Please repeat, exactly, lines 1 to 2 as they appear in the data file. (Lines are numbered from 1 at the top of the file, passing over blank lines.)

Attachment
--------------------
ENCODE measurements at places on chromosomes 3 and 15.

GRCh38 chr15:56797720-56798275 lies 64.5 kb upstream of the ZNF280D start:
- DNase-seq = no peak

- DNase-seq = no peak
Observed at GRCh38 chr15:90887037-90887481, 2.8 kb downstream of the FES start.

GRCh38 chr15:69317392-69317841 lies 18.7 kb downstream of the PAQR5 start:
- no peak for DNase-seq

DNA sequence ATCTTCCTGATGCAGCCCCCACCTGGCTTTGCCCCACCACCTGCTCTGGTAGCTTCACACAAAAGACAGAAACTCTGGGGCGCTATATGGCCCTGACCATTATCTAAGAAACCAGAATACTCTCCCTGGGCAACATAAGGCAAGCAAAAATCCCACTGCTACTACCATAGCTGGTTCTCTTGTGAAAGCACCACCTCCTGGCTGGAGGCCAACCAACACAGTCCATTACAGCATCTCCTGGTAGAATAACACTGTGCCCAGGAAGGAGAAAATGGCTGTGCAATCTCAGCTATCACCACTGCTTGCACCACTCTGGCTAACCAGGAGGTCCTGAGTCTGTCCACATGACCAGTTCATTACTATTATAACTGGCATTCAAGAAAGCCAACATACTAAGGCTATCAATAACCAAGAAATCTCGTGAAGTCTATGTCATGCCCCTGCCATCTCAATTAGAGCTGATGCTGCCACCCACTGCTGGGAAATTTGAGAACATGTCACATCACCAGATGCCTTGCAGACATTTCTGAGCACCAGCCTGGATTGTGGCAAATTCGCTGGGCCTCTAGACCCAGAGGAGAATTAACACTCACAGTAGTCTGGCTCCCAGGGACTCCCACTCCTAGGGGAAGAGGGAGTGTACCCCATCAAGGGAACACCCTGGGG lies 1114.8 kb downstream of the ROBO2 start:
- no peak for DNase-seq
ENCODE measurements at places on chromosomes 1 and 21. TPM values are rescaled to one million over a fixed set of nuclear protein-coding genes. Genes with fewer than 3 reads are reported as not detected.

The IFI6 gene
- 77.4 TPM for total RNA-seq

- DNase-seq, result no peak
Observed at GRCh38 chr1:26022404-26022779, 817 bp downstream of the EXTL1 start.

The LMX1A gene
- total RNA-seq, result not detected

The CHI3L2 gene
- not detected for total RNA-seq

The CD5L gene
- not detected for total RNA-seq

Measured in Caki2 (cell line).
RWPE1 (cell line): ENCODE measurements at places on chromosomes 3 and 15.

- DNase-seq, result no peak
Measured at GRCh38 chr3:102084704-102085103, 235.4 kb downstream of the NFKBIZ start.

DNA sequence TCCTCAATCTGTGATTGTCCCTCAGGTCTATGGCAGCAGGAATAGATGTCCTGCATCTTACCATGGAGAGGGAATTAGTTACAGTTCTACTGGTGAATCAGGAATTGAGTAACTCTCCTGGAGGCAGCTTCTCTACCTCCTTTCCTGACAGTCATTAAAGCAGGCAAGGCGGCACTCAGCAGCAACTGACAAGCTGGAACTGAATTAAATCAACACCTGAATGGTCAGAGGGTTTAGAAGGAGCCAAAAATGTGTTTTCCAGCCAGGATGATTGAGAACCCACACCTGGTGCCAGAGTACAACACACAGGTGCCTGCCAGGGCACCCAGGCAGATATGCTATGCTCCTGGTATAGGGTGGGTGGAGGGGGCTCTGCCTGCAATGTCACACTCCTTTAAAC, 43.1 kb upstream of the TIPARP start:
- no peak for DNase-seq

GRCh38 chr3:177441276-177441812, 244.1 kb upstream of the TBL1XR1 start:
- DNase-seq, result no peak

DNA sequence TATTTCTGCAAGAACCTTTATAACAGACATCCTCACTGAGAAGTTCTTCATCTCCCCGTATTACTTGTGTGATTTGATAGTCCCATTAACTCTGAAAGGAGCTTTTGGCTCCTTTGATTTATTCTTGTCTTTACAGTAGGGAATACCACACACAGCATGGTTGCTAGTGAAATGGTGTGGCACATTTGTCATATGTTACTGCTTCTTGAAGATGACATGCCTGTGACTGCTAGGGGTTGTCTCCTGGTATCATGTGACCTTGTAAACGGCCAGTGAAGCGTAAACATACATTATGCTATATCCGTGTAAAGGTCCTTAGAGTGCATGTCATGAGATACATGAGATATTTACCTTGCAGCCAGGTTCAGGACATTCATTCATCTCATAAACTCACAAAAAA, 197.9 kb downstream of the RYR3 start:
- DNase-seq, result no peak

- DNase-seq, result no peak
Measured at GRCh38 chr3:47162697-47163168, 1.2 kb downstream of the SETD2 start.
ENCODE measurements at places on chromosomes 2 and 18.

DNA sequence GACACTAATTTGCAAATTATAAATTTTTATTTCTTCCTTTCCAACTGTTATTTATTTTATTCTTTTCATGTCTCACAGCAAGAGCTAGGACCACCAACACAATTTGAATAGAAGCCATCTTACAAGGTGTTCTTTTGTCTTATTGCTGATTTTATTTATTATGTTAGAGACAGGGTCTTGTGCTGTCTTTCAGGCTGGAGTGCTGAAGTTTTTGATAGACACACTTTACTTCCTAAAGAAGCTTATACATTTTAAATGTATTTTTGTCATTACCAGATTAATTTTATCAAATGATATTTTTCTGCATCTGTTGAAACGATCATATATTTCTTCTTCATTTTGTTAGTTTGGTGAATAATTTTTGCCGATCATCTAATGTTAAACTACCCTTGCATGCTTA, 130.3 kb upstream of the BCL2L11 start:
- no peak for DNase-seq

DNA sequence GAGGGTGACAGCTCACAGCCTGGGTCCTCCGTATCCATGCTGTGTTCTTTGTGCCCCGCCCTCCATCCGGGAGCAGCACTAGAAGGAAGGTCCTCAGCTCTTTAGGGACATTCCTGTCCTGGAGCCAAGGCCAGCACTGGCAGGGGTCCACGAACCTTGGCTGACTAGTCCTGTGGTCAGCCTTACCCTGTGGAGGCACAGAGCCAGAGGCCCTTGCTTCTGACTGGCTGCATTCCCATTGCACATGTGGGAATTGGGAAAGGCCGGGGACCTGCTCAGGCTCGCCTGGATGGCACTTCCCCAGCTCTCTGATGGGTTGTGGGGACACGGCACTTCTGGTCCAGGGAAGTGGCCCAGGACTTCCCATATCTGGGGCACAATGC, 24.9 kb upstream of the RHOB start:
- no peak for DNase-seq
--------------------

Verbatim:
ENCODE measurements at places on chromosomes 3 and 15.

GRCh38 chr15:56797720-56798275 lies 64.5 kb upstream of the ZNF280D start: